A screen shot of the waveforms and the the 3-D electo-mapping models created using the noninvasive CardioInsight system.
The CardioInsight ECG lead vest worn by the patient and showing the position of the heart under the leads.
February 1, 2017 — Medtronic received U.S. Food and Drug Administration (FDA) 510(k) clearance for the CardioInsight Noninvasive 3D Mapping System. The CardioInsight system is used to map a wide range of irregular heart rhythms in the upper and lower chambers of the heart, and provides electro-anatomic 3-D maps of the heart. The system was first used commercially in the U.S. by Vivek Reddy, M.D., director of cardiac arrhythmia services at the Mount Sinai Hospital and the Mount Sinai Health System, New York.
Cardiac mapping is typically accomplished by inserting a mapping catheter into the heart, allowing physicians to locate the origin of a patient’s arrhythmias. In contrast, the CardioInsight system is the first commercially released, noninvasive, cardiac electrical mapping system in the world, eliminating the invasive steps of this clinical procedure.
The CardioInsight system uses a 252-electrode sensor vest that is worn by the patient to pair body surface electrical data with heart-torso anatomy. The noninvasive technology creates 3-D electro-anatomic maps of the heart by collecting electrocardiogram (ECG) signals from the chest, and combining these signals with data from a computed tomography (CT) scan of the heart. The vest technology contours to the patient’s body and allows for continuous and simultaneous panoramic mapping of both atria or both ventricles, which cannot be achieved with current invasive methods. The 3-D cardiac maps can be created by capturing a single heartbeat, and enable rapid mapping of these heart rhythms. The predecessor system has been used with more than 1,600 patients and is featured in more than 120 peer-reviewed journals and presentations.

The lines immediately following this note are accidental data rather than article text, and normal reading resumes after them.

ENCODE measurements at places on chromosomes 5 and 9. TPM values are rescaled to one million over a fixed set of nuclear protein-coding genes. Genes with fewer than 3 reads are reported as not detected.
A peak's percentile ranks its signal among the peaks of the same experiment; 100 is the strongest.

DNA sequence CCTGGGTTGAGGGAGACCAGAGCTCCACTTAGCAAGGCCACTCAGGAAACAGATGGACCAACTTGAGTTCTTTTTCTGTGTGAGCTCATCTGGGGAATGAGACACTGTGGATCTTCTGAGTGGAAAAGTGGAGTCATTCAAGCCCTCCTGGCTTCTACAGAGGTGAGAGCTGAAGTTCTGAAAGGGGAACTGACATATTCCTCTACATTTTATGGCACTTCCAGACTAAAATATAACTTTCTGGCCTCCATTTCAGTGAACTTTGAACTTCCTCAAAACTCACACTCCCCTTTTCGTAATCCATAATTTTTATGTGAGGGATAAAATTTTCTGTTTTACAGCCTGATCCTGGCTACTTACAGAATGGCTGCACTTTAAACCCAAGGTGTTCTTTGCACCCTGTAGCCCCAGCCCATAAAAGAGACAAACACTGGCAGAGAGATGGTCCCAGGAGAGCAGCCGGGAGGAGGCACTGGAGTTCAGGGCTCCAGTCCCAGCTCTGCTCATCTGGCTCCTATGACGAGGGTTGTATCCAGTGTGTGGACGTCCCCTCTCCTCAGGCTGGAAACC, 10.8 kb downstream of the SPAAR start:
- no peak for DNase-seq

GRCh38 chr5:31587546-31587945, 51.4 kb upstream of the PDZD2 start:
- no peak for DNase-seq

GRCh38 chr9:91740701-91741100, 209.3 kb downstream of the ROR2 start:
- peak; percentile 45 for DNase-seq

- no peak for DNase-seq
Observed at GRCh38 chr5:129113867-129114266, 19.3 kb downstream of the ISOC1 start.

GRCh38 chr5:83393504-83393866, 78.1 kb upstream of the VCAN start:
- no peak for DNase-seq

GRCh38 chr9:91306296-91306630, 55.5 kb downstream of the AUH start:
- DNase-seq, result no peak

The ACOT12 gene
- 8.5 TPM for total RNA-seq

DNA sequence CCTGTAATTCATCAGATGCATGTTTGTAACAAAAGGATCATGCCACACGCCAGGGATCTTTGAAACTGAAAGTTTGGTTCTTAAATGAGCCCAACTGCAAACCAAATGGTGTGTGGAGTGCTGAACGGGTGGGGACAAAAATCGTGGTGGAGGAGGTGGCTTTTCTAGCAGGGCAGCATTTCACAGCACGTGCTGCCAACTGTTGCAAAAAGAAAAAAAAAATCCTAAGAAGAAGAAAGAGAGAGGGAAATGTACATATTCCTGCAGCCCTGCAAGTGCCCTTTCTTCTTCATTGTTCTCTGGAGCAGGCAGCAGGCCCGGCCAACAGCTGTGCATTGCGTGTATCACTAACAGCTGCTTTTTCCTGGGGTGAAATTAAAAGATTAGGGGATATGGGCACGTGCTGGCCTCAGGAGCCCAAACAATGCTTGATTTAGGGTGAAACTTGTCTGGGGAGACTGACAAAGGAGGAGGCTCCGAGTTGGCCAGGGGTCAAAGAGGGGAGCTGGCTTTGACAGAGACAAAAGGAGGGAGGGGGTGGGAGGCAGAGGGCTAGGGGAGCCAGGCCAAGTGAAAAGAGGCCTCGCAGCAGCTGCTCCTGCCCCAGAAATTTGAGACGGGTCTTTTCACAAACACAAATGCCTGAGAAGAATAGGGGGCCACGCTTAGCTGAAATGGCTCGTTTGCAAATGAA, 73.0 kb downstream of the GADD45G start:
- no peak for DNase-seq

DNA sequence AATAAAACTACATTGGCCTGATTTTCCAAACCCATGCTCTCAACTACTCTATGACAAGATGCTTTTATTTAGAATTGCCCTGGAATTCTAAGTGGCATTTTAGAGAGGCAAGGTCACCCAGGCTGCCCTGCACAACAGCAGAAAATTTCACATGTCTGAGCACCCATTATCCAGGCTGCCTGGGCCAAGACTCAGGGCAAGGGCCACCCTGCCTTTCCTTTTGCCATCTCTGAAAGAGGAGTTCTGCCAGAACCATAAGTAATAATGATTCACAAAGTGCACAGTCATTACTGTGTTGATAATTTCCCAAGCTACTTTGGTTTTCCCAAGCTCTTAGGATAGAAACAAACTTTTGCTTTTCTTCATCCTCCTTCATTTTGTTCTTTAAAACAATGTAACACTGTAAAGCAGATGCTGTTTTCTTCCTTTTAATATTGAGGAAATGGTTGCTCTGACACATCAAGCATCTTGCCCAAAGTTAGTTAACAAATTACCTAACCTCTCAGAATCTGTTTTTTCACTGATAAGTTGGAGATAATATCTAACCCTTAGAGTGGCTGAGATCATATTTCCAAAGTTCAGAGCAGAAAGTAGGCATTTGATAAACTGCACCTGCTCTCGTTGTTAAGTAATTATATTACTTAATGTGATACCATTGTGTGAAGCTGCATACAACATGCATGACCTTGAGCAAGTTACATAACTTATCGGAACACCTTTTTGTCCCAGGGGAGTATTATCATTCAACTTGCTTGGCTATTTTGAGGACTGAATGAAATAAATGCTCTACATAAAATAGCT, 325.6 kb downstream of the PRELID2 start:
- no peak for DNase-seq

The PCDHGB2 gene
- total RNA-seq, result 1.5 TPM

Watch a short video animation of how the CardioInsight system works.
"By offering this noninvasive approach, we are effectively streamlining the clinical procedure planning process for clinicians, and making it easy for patients to receive precise mapping results from their providers right at their bedside,” Reddy said. “This system shifts mapping away from the EP lab, potentially saving time and enhancing the patient experience.”
Medtronic will employ a strategic rollout of the technology in the geographies where it is cleared. Medtronic acquired CardioInsight in 2015, now part of the Medtronic atrial fibrillation (AF) solutions business in the cardiac rhythm and heart failure division.
“The CardioInsight system further expands the portfolio of solutions available for common and complex arrhythmias,” said Colleen Fowler, vice president and general manager of the AF Solutions business. “This technology – which has been in development for decades – is now poised to drive greater physician insights and new advancements in the study and treatment of infrequent, unstable cardiac rhythms in a noninvasive, patient-friendly manner.”
Reddy receives financial compensation as a consultant to Medtronic, as well as research grant support from Medtronic.
For more information: www.medtronic.com